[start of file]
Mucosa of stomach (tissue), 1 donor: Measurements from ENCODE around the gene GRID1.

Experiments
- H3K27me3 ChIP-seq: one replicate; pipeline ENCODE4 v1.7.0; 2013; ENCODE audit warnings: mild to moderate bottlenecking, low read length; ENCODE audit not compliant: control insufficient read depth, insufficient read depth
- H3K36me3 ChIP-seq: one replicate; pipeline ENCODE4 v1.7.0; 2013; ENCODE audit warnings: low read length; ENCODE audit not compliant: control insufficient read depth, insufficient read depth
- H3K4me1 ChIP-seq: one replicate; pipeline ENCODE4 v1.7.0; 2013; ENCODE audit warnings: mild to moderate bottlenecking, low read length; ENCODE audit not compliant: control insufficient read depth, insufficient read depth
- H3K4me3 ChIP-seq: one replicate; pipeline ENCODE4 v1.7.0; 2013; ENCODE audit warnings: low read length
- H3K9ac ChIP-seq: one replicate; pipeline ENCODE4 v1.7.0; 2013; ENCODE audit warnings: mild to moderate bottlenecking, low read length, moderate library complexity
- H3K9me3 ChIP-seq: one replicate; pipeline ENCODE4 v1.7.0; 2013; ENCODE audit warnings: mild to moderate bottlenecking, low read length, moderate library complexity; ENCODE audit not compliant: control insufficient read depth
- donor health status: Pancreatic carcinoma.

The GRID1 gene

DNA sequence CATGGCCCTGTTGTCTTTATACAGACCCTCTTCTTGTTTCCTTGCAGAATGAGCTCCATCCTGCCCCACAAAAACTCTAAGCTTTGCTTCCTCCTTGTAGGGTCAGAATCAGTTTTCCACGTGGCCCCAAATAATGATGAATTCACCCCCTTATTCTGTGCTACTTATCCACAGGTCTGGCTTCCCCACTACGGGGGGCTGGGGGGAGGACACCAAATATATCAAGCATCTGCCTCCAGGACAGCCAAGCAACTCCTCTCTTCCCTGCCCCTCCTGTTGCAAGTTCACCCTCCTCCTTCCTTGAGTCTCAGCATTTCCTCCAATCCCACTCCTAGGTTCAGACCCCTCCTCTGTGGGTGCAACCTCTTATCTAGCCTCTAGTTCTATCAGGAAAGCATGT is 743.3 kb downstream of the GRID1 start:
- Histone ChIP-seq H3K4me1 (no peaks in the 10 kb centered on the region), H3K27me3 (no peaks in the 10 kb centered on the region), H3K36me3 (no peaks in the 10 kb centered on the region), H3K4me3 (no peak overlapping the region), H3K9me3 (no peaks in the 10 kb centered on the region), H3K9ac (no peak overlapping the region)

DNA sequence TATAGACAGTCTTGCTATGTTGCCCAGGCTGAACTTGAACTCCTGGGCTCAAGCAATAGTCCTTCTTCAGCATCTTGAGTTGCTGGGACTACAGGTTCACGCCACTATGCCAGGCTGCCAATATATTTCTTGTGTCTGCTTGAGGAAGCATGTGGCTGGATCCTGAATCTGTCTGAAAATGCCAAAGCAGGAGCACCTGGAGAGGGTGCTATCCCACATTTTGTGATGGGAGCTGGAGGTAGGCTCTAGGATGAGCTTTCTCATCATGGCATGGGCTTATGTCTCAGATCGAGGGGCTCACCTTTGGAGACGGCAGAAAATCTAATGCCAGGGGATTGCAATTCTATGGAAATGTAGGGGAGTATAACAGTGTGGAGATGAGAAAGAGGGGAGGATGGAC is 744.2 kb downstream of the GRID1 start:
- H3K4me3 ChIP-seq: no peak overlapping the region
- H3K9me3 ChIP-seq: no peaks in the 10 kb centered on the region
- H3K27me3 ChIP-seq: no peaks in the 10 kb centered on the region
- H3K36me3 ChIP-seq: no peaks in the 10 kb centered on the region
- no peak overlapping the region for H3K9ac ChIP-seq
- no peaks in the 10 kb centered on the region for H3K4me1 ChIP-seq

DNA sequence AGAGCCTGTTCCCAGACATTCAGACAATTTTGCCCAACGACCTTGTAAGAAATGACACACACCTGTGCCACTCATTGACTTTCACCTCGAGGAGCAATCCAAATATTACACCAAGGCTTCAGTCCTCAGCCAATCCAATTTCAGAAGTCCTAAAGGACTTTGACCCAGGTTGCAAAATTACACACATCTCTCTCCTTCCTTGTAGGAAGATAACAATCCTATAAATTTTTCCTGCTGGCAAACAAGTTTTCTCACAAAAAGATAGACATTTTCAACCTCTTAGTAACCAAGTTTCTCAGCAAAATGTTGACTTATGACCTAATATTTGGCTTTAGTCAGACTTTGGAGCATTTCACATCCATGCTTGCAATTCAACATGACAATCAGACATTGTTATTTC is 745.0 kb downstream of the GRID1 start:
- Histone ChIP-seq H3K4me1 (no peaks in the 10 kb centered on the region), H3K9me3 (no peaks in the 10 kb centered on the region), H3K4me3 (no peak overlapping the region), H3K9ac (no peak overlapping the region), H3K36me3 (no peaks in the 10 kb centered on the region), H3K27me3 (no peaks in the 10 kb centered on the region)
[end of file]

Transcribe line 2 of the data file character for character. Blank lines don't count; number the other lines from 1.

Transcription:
Experiments